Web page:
• Whether there is any history of overtime pay handled in the similar manner, and whether the full amount was disbursed in those past instances.

It is important to note that in addition to back wages, an employee may actually be entitled to other amounts. An example of this would be if your case is based on wrongful termination, or discrimination. If it is also dealing with back pay issues, other damages may be available in addition to the back pay amount. Examples of other potential damages include economic, compensatory, or punitive.

How Can Back Pay Be Recovered?

There are many different ways in which back pay may be recovered. An example of this would be if an employee is entitled to a promotion, specifically in terms of an increase in salary. However, the employee does not receive that pay raise for one month. In this example, the employee would receive the back pay they are entitled to in the subsequent paycheck.

A court may find that a company engaged in wage violations. Under these circumstances, the court will issue an order which requires the company to provide the affected employees with all owed back pay. The Wage and Hour Division (“WHD”) of the Department of Labor may also be involved, in order to ensure that the back pay is actually awarded. The WHD is a federal office, and the majority of the cases addressed by the WHD involve issues associated with wage and hour disputes.

Back pay as an award can be ordered under the FLSA, or Fair Labor Standards Act, under different federal contract labor statutes. The following methods are generally how the FLSA provides for recovering unpaid minimum and/or overtime wages:

  • As previously mentioned, the Wage and Hour Division may supervise the payment of back pay;
  • The Secretary of Labor may bring a lawsuit against the employer for back wages, in addition to an equal amount as liquidated damages;
  • The affected employee may file a private lawsuit for back pay, as well as an equal amount in liquidated damages, in addition to attorney’s fees and court costs; or
  • The Secretary of Labor may request an injunction in order to restrain a party from violating the FLSA. This could include the unlawful withholding of proper minimum wage and overtime pay.

According to the FLSA, employees are entitled to receive at least the minimum wage in back pay. What this means is that they may receive no less than the federally mandated minimum wage per hour of work that has necessitated back pay. If the employee has been wrongfully denied overtime pay, they are generally entitled to receive the standard overtime pay rates.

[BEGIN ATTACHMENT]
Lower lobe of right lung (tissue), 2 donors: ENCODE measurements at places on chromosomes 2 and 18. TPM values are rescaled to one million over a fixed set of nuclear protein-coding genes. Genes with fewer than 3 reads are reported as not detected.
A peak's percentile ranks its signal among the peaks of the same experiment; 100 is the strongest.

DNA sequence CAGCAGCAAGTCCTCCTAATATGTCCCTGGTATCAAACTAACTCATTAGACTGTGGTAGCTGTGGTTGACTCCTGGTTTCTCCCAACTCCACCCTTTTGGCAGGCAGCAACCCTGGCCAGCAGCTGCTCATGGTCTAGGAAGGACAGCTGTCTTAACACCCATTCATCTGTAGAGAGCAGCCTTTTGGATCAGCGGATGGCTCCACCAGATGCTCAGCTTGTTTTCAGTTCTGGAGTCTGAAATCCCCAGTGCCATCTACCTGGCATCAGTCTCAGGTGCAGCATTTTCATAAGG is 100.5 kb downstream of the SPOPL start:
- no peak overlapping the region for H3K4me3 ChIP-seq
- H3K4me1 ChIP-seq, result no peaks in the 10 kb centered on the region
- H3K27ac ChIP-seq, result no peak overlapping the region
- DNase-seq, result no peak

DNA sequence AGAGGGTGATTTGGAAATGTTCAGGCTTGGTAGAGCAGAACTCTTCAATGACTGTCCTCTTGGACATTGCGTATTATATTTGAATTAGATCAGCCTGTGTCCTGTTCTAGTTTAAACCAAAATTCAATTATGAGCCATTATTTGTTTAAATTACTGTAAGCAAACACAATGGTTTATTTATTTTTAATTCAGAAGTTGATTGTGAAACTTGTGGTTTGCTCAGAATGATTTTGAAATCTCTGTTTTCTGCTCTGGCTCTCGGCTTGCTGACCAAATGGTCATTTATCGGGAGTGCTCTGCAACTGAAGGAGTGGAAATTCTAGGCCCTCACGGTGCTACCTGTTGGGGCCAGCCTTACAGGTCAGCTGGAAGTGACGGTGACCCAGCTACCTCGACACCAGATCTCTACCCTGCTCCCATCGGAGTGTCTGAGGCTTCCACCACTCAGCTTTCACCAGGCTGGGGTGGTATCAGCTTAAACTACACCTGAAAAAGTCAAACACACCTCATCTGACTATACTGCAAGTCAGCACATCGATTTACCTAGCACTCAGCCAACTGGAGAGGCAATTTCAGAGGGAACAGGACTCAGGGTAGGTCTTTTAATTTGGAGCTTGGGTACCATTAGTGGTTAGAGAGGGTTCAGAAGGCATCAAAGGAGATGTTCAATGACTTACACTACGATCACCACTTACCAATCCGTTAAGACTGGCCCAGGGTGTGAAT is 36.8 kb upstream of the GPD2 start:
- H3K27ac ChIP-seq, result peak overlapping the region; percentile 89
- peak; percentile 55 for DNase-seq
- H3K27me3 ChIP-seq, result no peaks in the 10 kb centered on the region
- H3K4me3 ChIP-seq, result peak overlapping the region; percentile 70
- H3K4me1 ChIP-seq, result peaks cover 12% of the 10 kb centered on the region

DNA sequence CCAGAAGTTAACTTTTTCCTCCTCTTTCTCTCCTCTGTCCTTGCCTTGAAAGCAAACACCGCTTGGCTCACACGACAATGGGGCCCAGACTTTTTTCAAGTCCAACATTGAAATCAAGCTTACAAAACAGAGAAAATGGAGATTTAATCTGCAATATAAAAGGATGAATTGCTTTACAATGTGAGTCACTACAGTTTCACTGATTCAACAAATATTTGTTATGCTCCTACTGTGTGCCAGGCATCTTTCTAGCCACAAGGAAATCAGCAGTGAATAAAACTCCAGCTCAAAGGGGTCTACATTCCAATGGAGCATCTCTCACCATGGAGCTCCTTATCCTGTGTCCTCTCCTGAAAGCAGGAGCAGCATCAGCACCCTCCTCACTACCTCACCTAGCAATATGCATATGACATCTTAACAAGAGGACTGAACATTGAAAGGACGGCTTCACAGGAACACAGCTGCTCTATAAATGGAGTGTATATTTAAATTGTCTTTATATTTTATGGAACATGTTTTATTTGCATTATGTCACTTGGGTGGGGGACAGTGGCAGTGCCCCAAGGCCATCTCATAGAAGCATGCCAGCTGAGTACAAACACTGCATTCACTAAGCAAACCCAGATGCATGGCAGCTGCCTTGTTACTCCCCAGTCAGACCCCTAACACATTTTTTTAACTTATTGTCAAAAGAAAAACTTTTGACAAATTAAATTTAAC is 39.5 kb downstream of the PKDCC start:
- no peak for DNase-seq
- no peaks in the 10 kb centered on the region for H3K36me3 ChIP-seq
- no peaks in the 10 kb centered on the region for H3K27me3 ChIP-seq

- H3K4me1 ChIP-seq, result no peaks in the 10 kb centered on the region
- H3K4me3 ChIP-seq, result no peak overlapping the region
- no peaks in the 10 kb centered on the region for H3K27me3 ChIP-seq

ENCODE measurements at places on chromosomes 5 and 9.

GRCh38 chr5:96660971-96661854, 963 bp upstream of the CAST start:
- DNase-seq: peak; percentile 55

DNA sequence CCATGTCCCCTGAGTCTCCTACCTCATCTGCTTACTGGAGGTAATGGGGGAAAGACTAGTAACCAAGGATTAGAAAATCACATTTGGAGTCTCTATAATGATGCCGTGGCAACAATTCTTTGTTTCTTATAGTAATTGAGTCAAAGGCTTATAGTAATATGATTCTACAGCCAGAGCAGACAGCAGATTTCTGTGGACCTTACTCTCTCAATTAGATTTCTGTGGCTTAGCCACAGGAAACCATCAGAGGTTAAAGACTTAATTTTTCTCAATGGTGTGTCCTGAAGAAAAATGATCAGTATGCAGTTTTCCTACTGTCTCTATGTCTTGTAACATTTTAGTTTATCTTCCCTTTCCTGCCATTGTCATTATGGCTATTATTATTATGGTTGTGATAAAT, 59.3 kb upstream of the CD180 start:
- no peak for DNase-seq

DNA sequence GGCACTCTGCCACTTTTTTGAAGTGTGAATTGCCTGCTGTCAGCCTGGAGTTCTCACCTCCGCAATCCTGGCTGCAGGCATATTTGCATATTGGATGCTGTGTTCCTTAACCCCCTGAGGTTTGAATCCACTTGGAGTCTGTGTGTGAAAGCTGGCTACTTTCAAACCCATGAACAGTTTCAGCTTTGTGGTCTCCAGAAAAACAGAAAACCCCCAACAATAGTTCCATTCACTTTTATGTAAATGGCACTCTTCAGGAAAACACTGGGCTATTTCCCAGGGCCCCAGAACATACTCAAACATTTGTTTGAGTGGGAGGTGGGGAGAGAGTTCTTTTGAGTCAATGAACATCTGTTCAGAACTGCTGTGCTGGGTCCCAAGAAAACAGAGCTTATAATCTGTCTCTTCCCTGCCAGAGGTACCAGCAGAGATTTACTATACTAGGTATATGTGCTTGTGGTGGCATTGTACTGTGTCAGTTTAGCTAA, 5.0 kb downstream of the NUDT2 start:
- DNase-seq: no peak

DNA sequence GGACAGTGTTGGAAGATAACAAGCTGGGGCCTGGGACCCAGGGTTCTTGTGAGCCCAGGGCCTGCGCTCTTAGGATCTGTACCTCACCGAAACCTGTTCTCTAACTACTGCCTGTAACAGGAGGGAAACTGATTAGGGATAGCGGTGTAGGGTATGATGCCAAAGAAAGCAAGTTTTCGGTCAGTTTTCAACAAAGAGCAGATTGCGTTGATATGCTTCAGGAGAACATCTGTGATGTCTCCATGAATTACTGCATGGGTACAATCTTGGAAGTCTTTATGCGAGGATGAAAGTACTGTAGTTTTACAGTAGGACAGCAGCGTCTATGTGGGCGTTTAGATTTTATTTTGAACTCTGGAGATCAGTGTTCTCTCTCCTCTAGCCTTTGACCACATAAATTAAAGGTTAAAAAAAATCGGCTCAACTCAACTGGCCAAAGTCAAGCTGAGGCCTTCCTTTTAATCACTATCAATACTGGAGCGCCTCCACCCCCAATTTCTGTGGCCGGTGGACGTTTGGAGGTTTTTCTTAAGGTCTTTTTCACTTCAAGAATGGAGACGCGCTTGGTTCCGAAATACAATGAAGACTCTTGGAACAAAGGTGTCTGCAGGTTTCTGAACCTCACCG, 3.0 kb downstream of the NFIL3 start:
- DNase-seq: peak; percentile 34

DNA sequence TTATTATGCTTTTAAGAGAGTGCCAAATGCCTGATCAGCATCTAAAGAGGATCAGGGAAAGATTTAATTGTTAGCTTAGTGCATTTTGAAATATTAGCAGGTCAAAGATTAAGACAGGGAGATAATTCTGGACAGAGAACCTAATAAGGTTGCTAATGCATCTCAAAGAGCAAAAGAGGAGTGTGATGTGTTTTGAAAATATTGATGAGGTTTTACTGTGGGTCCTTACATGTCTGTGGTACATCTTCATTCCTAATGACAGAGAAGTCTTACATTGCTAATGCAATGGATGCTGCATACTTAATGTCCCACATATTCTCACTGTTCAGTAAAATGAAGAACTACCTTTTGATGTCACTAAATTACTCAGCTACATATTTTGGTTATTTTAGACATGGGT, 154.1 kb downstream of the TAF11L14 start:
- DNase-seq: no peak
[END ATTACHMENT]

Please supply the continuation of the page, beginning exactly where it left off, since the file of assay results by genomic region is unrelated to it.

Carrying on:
Generally speaking, an employee cannot bring a private lawsuit if they have been paid back wages under the authority of the Wage and Hour Division. Additionally, if the Secretary of Labor has previously filed suit in order to recover the wages, the affected employee usually cannot file their own lawsuit. It is important to note that there is a two year statute of limitations to the recovery of back pay.

However, if the case involves intentional violations, there is a three year statute of limitations. According to the Davis-Bacon Act, back wages should also be made available for underpayments to employees.

Do I Need an Attorney For Issues With Back Pay?

Refusing to pay necessitated back pay is considered to be a wrongful employment practice. If you are experiencing issues related to back pay, you should consult with an experienced and local employment lawyer. Because many laws associated with back pay vary from state to state, working with a local attorney is advised so that you receive the most relevant legal advice.

An experienced and local employment attorney can help determine whether you are owed back pay, and if so, how best to pursue that payment. Finally, an attorney will also be able to represent you in court, as needed, while protecting your legal rights as a worker.